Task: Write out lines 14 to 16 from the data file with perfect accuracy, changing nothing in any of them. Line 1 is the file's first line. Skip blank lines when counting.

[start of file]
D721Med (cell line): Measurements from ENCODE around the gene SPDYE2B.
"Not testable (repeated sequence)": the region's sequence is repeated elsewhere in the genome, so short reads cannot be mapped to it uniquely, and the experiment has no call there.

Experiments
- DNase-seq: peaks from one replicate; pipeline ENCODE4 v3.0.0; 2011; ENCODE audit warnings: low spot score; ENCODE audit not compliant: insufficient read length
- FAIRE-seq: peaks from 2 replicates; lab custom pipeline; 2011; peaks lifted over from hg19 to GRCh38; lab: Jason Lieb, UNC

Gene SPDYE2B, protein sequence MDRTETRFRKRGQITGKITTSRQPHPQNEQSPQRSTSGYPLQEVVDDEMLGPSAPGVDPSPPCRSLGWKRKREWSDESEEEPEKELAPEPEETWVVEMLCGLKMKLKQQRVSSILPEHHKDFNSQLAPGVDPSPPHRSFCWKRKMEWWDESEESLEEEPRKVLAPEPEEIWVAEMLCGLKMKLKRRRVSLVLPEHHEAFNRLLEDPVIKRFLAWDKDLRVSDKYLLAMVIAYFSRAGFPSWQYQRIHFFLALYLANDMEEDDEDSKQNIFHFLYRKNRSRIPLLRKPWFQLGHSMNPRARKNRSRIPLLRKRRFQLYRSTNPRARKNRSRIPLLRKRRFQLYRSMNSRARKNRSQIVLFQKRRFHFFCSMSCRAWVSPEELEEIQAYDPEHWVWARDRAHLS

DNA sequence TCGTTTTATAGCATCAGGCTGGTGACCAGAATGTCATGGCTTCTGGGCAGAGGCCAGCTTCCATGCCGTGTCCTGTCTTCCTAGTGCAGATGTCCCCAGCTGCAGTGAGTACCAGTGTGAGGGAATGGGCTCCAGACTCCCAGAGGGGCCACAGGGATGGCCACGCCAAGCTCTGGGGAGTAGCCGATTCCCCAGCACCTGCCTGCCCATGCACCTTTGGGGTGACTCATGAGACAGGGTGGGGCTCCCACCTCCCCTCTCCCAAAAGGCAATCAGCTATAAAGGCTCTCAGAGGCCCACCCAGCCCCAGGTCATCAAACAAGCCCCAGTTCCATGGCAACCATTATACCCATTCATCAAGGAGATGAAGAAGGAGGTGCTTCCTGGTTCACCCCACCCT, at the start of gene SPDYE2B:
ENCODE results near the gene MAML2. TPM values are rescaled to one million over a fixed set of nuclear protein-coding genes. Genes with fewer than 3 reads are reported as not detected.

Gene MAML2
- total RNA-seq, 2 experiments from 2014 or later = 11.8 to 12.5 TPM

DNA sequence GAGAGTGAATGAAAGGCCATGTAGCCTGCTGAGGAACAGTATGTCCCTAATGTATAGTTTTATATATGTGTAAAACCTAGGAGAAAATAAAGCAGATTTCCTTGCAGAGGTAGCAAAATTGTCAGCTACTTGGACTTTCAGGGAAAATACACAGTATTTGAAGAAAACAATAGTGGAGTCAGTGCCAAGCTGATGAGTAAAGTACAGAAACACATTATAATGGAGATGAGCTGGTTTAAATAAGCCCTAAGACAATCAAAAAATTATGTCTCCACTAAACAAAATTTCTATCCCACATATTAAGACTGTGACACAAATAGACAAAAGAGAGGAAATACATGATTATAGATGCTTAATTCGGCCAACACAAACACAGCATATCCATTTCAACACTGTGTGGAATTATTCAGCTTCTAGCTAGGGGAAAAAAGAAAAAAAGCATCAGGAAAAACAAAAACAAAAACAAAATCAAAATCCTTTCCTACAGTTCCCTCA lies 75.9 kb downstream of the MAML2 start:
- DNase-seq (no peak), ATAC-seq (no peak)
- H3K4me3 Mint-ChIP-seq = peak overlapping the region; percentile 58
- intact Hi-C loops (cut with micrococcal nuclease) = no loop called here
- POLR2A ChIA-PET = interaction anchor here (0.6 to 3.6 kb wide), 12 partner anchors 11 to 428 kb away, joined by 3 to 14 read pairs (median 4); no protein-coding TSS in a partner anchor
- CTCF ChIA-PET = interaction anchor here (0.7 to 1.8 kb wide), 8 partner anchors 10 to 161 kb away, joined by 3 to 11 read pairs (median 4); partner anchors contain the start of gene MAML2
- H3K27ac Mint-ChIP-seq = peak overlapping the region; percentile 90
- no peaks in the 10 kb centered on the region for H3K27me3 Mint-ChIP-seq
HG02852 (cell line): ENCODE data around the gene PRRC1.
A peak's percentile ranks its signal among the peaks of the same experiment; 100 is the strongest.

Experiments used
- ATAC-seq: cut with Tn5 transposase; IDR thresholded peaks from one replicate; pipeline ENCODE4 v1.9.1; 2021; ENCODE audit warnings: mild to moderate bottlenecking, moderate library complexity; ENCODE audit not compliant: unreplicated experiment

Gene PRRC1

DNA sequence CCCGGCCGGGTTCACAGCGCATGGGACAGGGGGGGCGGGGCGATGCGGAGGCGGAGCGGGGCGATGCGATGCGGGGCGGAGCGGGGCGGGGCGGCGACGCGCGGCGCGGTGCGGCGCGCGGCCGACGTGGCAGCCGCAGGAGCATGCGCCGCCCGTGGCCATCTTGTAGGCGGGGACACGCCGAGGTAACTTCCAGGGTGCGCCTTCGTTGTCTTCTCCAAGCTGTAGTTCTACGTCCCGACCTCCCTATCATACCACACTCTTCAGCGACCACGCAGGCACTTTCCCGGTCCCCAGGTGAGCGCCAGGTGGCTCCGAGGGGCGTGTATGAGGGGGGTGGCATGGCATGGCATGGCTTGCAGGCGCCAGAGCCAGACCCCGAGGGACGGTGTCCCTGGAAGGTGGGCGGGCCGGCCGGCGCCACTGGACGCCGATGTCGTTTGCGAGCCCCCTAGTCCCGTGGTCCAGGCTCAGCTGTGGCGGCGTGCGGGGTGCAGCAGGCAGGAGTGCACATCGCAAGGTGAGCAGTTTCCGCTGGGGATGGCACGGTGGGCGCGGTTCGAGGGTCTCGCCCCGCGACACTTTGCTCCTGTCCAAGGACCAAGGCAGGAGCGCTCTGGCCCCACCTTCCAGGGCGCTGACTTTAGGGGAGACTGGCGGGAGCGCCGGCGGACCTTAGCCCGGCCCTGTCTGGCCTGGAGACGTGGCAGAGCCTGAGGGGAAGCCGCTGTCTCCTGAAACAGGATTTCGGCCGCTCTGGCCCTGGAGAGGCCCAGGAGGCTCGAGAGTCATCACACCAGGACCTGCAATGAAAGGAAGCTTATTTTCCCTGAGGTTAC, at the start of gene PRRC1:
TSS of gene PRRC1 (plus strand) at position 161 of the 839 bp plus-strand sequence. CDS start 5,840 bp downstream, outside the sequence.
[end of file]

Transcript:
- intact Hi-C loops (cut with micrococcal nuclease) = no loop called here
- POLR2A ChIA-PET = interaction anchor here (0.6 to 3.6 kb wide), 12 partner anchors 11 to 428 kb away, joined by 3 to 14 read pairs (median 4); no protein-coding TSS in a partner anchor
- CTCF ChIA-PET = interaction anchor here (0.7 to 1.8 kb wide), 8 partner anchors 10 to 161 kb away, joined by 3 to 11 read pairs (median 4); partner anchors contain the start of gene MAML2